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Russia and China Have Submarines Nearly as Good as the U.S. Navy

U.S. Navy Submarines
PACIFIC OCEAN (Oct. 21, 2020) The Ohio-class ballistic-missile submarine USS Henry M. Jackson (SSBN 730) gets in position to receive a payload of supplies from an MV-22B Osprey in the vicinity of the Hawaiian Islands. Underway replenishment sustains the fleet anywhere/anytime. This event was designed to test and evaluate the tactics, techniques, and procedures of U.S. Strategic Command's expeditionary logistics and enhance the overall readiness of our strategic forces. (U.S. Navy photo by Mass Communication Specialist 1st Class Devin M. Langer)

Is the U.S. Navy’s undersea advantage starting to erode?

The Russian submarine fleet is growing at a steady pace, both qualitatively and quantitatively, and will pose a significant challenge to the United States within five years. In particular, Russia’s advanced Yasen-class submarines are nearly as quiet as the most advanced American submarines, which are widely regarded as the best in the world due to their extremely silent operation. In addition, the Chinese Navy is undergoing rapid modernization and could soon rival the best American and Russian submarines.

These comments came forth during a recent House Armed Services Committee hearing on missile defense. During the hearing, U.S. Air Force General Glen VanHerck, head of U.S. Northern Command and the U.S.-Canadian North American Aerospace Defense Command, delivered comments outlining his concern with Russian and Chinese submarine development.

The Russian Submarine Threat 

“Russia just fielded their second Sev class [a shortened version of the Yasen-class’ NATO reporting name Severodvinsk], which is on par with ours,” Gen. VanHerck explained to lawmakers. “Within a five-year period, they’ll have eight to nine of those submarines, which will be a persistent proximate threat off of our east and west coasts that we haven’t had ever in the past.”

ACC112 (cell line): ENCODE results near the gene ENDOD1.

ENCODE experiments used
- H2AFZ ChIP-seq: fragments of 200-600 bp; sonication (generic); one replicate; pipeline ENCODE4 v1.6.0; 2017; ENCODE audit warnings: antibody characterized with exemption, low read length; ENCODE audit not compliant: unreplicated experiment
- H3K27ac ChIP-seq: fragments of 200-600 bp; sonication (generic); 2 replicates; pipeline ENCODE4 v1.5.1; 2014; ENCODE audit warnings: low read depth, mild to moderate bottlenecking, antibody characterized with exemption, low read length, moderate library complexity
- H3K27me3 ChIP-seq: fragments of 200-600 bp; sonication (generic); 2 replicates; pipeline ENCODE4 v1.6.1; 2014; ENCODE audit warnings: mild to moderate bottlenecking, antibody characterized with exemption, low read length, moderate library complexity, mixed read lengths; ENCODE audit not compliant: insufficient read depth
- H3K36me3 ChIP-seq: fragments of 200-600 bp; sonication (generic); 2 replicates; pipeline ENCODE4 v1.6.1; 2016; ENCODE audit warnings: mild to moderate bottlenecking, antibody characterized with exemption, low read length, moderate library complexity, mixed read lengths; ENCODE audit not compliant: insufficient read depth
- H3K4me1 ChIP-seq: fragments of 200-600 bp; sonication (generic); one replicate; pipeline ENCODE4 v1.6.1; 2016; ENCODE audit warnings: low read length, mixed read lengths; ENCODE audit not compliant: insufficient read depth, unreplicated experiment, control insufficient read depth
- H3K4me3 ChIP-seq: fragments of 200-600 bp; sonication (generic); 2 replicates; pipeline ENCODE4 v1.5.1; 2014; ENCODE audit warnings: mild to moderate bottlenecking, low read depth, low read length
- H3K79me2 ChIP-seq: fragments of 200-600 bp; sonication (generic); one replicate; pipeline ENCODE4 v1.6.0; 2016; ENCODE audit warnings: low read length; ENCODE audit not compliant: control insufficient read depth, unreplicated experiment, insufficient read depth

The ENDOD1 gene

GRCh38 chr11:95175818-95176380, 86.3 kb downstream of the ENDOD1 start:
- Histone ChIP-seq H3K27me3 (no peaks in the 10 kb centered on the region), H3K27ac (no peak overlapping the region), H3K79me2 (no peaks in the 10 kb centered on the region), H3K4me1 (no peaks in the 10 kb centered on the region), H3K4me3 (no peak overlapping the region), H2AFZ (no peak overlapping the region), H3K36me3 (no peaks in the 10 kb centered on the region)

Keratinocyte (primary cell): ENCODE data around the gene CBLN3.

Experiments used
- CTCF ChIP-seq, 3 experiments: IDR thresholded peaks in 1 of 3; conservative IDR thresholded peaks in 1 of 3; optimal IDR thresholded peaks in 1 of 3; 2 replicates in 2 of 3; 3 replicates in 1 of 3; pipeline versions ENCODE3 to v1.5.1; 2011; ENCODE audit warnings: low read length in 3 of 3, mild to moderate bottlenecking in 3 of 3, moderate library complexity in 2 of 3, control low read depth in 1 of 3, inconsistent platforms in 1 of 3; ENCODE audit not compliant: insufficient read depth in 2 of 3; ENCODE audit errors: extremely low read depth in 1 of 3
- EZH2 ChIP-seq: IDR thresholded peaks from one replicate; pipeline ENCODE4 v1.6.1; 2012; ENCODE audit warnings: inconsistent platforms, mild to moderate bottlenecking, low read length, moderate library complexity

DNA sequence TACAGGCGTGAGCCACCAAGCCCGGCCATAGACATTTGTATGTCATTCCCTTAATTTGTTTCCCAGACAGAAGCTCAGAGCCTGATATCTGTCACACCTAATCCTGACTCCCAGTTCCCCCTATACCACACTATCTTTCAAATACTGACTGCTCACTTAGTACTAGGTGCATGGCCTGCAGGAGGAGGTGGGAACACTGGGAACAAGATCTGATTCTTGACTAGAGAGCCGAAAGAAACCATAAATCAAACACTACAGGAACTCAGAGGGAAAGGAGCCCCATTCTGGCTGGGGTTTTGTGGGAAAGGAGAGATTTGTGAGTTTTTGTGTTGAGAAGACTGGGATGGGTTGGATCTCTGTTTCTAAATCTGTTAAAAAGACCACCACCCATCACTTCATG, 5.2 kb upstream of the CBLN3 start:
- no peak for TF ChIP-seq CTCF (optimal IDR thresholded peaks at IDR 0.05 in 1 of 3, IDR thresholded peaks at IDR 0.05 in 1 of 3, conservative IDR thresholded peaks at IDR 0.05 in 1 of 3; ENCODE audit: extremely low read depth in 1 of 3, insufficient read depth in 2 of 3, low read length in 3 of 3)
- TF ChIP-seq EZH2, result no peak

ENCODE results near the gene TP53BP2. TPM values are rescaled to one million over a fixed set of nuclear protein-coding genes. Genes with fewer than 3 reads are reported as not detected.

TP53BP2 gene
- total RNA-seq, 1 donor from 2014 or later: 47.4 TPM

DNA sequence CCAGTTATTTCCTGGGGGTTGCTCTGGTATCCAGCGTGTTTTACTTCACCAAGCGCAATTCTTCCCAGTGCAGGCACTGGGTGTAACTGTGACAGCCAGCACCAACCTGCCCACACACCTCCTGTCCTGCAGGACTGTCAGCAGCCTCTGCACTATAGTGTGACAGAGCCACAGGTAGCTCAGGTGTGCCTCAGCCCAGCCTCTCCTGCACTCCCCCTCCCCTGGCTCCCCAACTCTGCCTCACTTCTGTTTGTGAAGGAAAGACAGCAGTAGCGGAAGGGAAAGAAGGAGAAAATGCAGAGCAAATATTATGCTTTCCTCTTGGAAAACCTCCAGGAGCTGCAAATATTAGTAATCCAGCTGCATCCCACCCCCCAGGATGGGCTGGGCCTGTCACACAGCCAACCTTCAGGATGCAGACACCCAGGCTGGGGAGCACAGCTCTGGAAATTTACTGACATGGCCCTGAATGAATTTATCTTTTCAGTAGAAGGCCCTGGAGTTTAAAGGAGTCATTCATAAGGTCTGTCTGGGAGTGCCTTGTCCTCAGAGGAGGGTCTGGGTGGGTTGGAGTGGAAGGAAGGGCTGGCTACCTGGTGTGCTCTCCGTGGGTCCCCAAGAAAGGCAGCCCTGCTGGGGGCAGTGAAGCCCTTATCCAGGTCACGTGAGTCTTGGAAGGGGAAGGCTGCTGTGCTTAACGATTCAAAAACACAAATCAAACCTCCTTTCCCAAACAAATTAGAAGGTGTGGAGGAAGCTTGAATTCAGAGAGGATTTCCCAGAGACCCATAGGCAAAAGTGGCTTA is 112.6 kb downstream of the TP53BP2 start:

The Yasen-class is Russia’s newest, most advanced nuclear-powered cruise missile submarines. One U.S. Navy admiral stated that Russia’s submarine fleet as a whole gives him pause for thought, and that the Yasen-class specifically is “a brand new class of submarine, and it’s very capable, and it’s very quiet, so that’s the most important thing I think, in submarine warfare.”

The class made headlines when in 2018, a Yasen was able to evade detection for several weeks while underway in the Atlantic, much to the consternation of American naval commanders. Yasens are still being built and commissioned by the Russian Navy, and once completed, will number 10 hulls in total.

The Chinese Submarine Threat 

The People’s Liberation Army Navy is rapidly fielding a number of advanced submarines as well, and “in the not too distant future, five to 10 years, China will be in the same position,” as Russian submarines Gen. VanHerck also stated during the House hearing. VanHerck referred to China’s Type 093 Shang-class. 

In a nod to the increasing importance of the Arctic both to Russia and other Arctic countries, the Russian Navy recently flexed their naval might by sending three of their most advanced submarines through polar ice near Russia’s Franz Josef Land archipelago, a group of islands less than 600 miles from the North Pole.

Increasingly capable Chinese and Russian submarine forces underline the importance of a capable naval force to American security — and indicate that the United States’ historical monopoly on naval power, and submarine capabilities more specifically, is eroding.

Caleb Larson is a Defense Writer based in Europe. He holds a Master of Public Policy and covers U.S. and Russian security, European defense issues, and German politics and culture.

Written By

Caleb Larson, a defense journalist based in Europe and holds a Master of Public Policy degree from the Willy Brandt School of Public Policy. He lives in Berlin and writes on U.S. and Russian foreign and defense policy, German politics and culture.

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